- Are a revolving line of personal credit that do not need to be paid in full every month.
- Accrue interest on the outstanding balance each month. The interest may be backdated to the date of initial purchase.
- Have a spending limit, set at a predetermined dollar value.
- Only require you to make a minimum repayment; you never need to pay off the balance in full.
- Use interest-free days, low-interest rates, rewards programs and other features to tailor the product to different types of spending profiles.
- Are a line of credit that must be paid off in full at the end of each billing cycle (typically between one to three months).
- Charge no interest or additional service fees. They generally have an annual fee though and if your card is not paid off in full at the end of billing cycle, a late fee or other penalty may be charged.
- Are typically issued either without spending limits or with very high limits, based on the holder’s normal spending habits.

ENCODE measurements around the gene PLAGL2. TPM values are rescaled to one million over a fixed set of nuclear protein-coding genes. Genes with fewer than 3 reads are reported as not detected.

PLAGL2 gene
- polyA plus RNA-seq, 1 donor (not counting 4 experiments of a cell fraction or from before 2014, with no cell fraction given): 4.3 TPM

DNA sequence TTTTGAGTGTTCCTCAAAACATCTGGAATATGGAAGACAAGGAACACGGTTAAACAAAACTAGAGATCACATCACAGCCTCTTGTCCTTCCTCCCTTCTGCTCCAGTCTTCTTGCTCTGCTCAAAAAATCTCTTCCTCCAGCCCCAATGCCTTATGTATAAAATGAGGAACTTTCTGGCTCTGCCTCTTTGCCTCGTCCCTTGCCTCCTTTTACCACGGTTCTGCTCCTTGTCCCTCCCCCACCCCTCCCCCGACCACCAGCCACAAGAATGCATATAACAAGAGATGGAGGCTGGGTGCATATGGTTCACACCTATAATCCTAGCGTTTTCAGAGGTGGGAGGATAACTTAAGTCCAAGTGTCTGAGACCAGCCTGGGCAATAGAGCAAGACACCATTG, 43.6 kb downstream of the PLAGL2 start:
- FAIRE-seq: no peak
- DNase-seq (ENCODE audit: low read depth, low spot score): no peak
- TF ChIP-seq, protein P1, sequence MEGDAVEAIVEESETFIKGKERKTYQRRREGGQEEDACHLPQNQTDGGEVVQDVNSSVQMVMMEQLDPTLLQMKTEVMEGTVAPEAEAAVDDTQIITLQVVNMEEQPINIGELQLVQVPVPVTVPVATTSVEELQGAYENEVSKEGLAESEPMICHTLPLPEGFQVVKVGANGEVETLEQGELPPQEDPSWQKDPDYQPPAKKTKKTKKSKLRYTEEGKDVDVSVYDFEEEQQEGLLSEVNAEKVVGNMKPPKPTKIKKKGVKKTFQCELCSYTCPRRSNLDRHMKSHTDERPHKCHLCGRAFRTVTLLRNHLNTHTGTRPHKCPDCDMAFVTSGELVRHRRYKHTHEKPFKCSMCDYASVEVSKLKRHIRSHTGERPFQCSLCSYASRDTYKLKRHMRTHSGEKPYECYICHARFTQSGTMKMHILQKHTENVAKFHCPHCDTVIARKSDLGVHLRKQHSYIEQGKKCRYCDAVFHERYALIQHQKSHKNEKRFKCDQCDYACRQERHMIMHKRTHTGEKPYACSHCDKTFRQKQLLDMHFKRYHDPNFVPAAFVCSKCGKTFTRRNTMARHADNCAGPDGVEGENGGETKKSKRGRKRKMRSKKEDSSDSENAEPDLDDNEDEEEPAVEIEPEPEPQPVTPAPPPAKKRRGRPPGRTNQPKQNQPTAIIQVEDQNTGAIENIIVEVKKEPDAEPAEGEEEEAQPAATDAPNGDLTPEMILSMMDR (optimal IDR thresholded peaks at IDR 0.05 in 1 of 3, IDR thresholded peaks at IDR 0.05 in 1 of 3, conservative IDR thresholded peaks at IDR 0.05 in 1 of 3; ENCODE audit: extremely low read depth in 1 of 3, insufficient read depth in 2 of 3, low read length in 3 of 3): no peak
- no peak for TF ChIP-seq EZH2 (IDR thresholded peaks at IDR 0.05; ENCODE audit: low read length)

- Are better suited to high wealth individuals who can pay off larger debts at the end of the billing period.
- Enable more comprehensive expense tracking. Or in other words, more detailed itemisation of spending.
So: Which one to choose?
The question as to whether you should choose a credit card or charge card will depend in part on both your spending habits and the level and reliability of your income. Here are a few questions to ask yourself:
- Do you always pay your card in full each month?
A charge card imposes fiscal restraint, as it must be paid off in full each month. If you are unsure whether this would be achievable, though, a charge card may not be for you.
- Could you deal with a higher credit limit?
Because you are paying off your debt each month, charge cards generally provide either a higher credit limit or waive the credit limit altogether. This can be a great advantage of course “